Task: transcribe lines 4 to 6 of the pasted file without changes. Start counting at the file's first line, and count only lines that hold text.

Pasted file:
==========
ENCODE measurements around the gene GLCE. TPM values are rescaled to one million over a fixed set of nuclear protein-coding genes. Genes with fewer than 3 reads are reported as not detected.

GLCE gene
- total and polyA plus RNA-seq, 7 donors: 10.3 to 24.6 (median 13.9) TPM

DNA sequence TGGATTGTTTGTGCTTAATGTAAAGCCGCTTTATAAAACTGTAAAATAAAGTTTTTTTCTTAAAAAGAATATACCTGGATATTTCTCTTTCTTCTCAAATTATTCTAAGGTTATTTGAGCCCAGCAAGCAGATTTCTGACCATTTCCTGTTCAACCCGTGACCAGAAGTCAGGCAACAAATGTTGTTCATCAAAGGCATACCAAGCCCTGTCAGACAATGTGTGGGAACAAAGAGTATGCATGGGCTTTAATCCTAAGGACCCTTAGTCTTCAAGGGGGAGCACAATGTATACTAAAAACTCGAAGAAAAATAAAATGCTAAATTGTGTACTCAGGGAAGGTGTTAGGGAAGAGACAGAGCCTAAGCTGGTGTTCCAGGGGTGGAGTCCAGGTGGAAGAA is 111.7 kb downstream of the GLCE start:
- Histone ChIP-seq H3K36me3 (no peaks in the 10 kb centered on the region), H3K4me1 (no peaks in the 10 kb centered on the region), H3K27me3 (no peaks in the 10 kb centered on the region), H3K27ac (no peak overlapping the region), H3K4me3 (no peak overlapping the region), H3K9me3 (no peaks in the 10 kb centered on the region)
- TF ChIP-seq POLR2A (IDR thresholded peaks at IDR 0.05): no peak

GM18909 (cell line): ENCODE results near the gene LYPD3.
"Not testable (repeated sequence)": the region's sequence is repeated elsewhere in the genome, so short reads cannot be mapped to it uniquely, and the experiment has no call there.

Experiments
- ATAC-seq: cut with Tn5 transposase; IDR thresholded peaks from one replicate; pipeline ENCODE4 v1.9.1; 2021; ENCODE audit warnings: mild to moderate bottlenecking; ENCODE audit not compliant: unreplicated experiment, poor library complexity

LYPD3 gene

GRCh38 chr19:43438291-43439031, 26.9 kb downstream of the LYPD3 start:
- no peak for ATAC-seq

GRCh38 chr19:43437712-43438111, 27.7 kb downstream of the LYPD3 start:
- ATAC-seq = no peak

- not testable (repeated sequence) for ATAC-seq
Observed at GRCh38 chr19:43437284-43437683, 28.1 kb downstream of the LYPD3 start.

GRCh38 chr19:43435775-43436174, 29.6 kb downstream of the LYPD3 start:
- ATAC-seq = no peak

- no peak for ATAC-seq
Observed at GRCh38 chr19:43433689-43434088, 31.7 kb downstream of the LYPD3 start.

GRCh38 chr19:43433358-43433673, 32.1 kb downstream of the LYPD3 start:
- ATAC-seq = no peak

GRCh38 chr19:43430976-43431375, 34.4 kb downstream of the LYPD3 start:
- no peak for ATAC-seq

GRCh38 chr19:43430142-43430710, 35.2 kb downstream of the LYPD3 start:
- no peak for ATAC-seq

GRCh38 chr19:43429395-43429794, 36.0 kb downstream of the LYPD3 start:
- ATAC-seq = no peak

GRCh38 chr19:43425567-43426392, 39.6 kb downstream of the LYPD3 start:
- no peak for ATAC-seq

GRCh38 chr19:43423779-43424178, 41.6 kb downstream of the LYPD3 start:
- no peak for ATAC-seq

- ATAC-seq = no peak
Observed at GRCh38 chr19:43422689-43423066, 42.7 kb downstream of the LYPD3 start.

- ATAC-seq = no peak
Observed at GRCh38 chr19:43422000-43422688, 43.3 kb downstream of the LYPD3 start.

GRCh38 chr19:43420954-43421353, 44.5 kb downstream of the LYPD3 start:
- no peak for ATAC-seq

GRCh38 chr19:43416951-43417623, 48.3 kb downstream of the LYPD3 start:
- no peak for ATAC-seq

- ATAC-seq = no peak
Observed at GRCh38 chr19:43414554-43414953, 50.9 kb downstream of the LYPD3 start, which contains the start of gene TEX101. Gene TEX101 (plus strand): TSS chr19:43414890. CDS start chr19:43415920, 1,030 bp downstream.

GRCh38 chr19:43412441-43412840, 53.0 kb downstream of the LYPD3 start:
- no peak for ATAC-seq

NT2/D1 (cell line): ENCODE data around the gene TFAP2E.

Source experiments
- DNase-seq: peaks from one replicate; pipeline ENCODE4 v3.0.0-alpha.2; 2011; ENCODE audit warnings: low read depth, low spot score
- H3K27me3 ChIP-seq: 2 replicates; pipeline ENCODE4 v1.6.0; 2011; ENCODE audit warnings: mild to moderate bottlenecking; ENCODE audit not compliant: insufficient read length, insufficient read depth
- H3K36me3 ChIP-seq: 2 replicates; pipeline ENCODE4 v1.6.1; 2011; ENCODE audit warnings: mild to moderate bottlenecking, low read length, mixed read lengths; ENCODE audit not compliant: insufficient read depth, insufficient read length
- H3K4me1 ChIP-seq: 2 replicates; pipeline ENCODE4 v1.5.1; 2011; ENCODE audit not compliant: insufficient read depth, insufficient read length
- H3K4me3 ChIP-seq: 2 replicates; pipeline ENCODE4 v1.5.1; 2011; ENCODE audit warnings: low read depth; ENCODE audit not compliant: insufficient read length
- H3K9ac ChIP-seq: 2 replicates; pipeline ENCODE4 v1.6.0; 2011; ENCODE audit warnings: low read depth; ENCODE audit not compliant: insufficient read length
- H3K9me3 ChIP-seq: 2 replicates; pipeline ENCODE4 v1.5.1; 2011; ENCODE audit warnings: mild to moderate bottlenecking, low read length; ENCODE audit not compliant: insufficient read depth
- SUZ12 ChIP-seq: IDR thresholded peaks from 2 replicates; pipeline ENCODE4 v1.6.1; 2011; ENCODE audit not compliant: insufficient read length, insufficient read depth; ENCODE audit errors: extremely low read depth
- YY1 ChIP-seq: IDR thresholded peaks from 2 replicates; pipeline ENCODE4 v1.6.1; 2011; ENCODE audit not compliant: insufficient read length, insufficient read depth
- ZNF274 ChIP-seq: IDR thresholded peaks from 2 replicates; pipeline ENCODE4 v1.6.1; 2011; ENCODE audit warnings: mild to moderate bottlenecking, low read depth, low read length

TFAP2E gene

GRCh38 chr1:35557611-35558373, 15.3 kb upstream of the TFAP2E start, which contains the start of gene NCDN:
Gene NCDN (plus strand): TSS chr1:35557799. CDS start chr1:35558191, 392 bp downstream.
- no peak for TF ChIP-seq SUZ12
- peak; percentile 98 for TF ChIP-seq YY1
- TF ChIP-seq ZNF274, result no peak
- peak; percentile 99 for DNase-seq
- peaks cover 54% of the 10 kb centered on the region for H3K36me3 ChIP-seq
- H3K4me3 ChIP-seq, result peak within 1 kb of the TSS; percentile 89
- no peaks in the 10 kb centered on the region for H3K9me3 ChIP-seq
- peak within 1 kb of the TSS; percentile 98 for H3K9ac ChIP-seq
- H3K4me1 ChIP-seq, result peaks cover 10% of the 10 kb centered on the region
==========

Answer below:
DNA sequence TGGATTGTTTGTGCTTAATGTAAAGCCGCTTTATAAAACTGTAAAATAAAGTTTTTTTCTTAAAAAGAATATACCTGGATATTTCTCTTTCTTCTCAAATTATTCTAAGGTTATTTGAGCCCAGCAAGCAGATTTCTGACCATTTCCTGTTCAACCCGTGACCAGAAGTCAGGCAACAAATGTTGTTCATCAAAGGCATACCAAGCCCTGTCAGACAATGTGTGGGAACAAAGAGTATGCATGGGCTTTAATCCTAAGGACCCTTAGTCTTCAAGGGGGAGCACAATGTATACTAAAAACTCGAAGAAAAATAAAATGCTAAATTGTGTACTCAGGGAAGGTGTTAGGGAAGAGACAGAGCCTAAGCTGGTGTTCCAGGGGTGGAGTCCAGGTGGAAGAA is 111.7 kb downstream of the GLCE start:
- Histone ChIP-seq H3K36me3 (no peaks in the 10 kb centered on the region), H3K4me1 (no peaks in the 10 kb centered on the region), H3K27me3 (no peaks in the 10 kb centered on the region), H3K27ac (no peak overlapping the region), H3K4me3 (no peak overlapping the region), H3K9me3 (no peaks in the 10 kb centered on the region)
- TF ChIP-seq POLR2A (IDR thresholded peaks at IDR 0.05): no peak